Lebanon has already been facing an economic crisis, an influx of refugees, and a new spike in Covid-19 cases. This means that recovery from the August 4 explosion in Beirut will be daunting.
Before Tuesday, August 4, Lebanon was already at an impasse. It’ is in the throes of its worst economic crisis in recent history, which has only been exacerbated by the Covid-19 pandemic. 33% of the country’s population lived at or below the poverty line last September — that number is now estimated to be approximately 45%. The country’s unemployment rate is now just above 30%. It is also host to the greatest concentration of refugees per capita in the world (over 20% of its population).
However, this week’s massive explosion in Beirut — Lebanon’s capital and main port city — has led to a more immediate emergency: More than 300,000 people have been left homeless, and over 5,000 injured. These injuries come on top of the ongoing coronavirus pandemic, placing additional stress on the country’s medical and healthcare resources.
While the full scope of impact of this event is yet to be determined, the Beirut explosion is an example of how an emergency can further stress an already complex humanitarian situation. Here are just a few of the humanitarian impacts of this explosion, and how they fit together.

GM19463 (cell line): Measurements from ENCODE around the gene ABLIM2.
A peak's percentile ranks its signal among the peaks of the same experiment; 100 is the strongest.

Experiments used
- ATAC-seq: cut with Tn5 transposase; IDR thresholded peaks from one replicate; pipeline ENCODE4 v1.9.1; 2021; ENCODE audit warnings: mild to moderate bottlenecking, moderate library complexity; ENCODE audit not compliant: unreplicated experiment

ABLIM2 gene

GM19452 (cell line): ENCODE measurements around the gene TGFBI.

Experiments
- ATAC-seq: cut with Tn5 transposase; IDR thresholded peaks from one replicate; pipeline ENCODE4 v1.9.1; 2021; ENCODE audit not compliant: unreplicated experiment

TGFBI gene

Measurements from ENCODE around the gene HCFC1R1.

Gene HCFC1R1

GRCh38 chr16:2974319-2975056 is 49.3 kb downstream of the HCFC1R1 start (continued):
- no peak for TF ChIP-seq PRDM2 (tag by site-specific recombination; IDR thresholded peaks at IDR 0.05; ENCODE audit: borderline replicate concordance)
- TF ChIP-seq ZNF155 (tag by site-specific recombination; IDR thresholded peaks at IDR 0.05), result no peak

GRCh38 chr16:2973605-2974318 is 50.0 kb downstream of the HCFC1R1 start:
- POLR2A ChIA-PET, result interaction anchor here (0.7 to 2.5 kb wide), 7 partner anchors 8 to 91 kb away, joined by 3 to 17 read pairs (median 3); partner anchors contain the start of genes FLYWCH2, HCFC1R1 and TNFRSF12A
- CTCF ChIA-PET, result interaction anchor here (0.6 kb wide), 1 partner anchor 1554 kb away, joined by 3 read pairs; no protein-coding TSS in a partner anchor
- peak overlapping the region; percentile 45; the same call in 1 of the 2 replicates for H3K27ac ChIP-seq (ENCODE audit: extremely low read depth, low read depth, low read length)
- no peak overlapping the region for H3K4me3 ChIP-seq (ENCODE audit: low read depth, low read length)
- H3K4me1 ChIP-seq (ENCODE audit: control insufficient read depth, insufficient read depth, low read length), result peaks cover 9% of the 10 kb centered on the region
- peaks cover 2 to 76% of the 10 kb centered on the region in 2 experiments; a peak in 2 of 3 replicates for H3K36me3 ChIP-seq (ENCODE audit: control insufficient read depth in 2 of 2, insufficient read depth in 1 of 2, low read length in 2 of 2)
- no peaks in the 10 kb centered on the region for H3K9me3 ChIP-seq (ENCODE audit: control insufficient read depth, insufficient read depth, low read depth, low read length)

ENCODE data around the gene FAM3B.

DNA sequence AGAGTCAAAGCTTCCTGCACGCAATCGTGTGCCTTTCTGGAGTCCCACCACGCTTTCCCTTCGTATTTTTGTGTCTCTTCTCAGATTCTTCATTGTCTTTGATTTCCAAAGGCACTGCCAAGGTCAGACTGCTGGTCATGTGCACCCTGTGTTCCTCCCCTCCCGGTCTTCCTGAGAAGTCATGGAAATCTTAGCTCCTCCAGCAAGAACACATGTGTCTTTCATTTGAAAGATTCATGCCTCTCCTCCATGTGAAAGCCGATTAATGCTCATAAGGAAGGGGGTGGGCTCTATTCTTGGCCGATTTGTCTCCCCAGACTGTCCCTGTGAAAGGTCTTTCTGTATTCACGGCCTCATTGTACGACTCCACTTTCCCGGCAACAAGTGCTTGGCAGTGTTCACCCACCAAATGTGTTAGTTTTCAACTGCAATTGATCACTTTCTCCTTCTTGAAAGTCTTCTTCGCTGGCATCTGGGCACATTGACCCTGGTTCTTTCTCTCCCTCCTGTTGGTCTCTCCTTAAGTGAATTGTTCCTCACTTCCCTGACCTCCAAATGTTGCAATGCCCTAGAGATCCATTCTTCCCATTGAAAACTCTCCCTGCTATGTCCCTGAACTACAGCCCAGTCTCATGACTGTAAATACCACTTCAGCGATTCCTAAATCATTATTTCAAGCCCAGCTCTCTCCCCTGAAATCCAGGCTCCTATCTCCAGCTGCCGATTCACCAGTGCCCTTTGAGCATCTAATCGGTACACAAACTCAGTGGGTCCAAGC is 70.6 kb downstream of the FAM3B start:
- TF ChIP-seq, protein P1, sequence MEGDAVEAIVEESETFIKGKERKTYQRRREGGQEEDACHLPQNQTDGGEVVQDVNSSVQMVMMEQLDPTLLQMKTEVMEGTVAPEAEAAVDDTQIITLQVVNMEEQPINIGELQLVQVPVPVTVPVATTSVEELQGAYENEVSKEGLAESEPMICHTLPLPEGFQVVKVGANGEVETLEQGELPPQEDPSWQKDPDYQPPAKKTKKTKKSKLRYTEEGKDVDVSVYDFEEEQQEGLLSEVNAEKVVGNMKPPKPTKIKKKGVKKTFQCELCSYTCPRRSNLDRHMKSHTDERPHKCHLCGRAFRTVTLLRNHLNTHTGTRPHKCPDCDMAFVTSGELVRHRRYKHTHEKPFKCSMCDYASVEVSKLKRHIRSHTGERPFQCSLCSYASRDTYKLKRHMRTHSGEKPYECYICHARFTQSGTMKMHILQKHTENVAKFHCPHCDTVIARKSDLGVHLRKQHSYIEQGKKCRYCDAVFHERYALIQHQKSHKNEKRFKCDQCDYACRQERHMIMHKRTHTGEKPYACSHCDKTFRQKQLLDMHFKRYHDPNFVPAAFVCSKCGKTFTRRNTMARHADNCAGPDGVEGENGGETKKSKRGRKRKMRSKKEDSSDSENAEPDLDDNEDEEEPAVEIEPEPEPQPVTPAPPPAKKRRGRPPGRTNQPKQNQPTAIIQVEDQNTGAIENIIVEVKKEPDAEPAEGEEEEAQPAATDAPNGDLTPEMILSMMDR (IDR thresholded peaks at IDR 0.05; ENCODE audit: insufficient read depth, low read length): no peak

As one healthcare official told the press the day after the explosion, “We need everything to hospitalize the victims, and there is an acute shortage of everything.”
The explosion at the Port of Beirut destroyed one of the city’s main hospitals and damaged many other healthcare facilities, forcing many patients to be evacuated and creating an increased demand for beds in other nearby facilities. Some medical supplies were already in short supply due to the coronavirus. Beirut has had the highest concentration of confirmed cases of Covid-19 in the country and had just last week implemented a new lockdown to control a second spike in infections.
The Port of Beirut also handled 80% of Lebanon’s food and medical imports, which means that getting supplies into the country now — and, more importantly, to where they are needed most in its capital — will involve contingency plans, such as delivering through the smaller port of Tripoli in the north (approximately 90 minutes away by car).